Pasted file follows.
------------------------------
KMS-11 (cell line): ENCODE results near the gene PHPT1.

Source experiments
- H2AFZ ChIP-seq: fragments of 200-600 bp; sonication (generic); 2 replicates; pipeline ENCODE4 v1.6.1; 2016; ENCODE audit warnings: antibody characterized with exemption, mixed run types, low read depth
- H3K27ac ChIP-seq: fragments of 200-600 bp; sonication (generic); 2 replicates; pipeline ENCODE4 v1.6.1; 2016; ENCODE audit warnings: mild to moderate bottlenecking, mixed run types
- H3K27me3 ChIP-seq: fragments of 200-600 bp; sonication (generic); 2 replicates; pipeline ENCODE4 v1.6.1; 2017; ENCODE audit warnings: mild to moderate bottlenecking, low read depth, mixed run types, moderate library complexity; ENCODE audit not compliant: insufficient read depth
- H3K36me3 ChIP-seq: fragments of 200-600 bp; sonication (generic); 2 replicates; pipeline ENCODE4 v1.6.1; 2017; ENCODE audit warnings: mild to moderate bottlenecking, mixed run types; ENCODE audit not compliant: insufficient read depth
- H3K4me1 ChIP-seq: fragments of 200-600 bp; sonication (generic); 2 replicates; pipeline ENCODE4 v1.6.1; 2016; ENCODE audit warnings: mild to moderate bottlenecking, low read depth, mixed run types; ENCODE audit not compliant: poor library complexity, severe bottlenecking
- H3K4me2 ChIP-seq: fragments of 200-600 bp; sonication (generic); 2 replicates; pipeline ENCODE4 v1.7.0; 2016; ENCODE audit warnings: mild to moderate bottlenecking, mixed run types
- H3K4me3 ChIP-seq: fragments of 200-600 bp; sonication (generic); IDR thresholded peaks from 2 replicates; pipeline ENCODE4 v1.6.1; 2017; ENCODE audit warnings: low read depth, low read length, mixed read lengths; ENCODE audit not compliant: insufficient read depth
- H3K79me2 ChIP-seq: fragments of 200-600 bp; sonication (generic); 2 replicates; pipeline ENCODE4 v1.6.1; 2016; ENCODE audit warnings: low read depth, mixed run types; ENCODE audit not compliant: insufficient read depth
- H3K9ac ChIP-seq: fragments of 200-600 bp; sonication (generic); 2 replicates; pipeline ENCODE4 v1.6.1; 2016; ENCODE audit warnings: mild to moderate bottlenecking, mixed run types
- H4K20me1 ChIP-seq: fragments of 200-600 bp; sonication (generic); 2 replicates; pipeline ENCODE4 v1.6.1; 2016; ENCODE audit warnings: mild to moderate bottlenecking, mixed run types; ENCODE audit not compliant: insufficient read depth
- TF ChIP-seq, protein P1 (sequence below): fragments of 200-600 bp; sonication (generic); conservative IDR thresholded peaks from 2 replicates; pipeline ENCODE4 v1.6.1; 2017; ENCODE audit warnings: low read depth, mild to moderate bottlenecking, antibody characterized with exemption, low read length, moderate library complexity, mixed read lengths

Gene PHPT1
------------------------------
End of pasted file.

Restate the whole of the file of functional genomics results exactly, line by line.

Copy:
KMS-11 (cell line): ENCODE results near the gene PHPT1.

Source experiments
- H2AFZ ChIP-seq: fragments of 200-600 bp; sonication (generic); 2 replicates; pipeline ENCODE4 v1.6.1; 2016; ENCODE audit warnings: antibody characterized with exemption, mixed run types, low read depth
- H3K27ac ChIP-seq: fragments of 200-600 bp; sonication (generic); 2 replicates; pipeline ENCODE4 v1.6.1; 2016; ENCODE audit warnings: mild to moderate bottlenecking, mixed run types
- H3K27me3 ChIP-seq: fragments of 200-600 bp; sonication (generic); 2 replicates; pipeline ENCODE4 v1.6.1; 2017; ENCODE audit warnings: mild to moderate bottlenecking, low read depth, mixed run types, moderate library complexity; ENCODE audit not compliant: insufficient read depth
- H3K36me3 ChIP-seq: fragments of 200-600 bp; sonication (generic); 2 replicates; pipeline ENCODE4 v1.6.1; 2017; ENCODE audit warnings: mild to moderate bottlenecking, mixed run types; ENCODE audit not compliant: insufficient read depth
- H3K4me1 ChIP-seq: fragments of 200-600 bp; sonication (generic); 2 replicates; pipeline ENCODE4 v1.6.1; 2016; ENCODE audit warnings: mild to moderate bottlenecking, low read depth, mixed run types; ENCODE audit not compliant: poor library complexity, severe bottlenecking
- H3K4me2 ChIP-seq: fragments of 200-600 bp; sonication (generic); 2 replicates; pipeline ENCODE4 v1.7.0; 2016; ENCODE audit warnings: mild to moderate bottlenecking, mixed run types
- H3K4me3 ChIP-seq: fragments of 200-600 bp; sonication (generic); IDR thresholded peaks from 2 replicates; pipeline ENCODE4 v1.6.1; 2017; ENCODE audit warnings: low read depth, low read length, mixed read lengths; ENCODE audit not compliant: insufficient read depth
- H3K79me2 ChIP-seq: fragments of 200-600 bp; sonication (generic); 2 replicates; pipeline ENCODE4 v1.6.1; 2016; ENCODE audit warnings: low read depth, mixed run types; ENCODE audit not compliant: insufficient read depth
- H3K9ac ChIP-seq: fragments of 200-600 bp; sonication (generic); 2 replicates; pipeline ENCODE4 v1.6.1; 2016; ENCODE audit warnings: mild to moderate bottlenecking, mixed run types
- H4K20me1 ChIP-seq: fragments of 200-600 bp; sonication (generic); 2 replicates; pipeline ENCODE4 v1.6.1; 2016; ENCODE audit warnings: mild to moderate bottlenecking, mixed run types; ENCODE audit not compliant: insufficient read depth
- TF ChIP-seq, protein P1 (sequence below): fragments of 200-600 bp; sonication (generic); conservative IDR thresholded peaks from 2 replicates; pipeline ENCODE4 v1.6.1; 2017; ENCODE audit warnings: low read depth, mild to moderate bottlenecking, antibody characterized with exemption, low read length, moderate library complexity, mixed read lengths

Gene PHPT1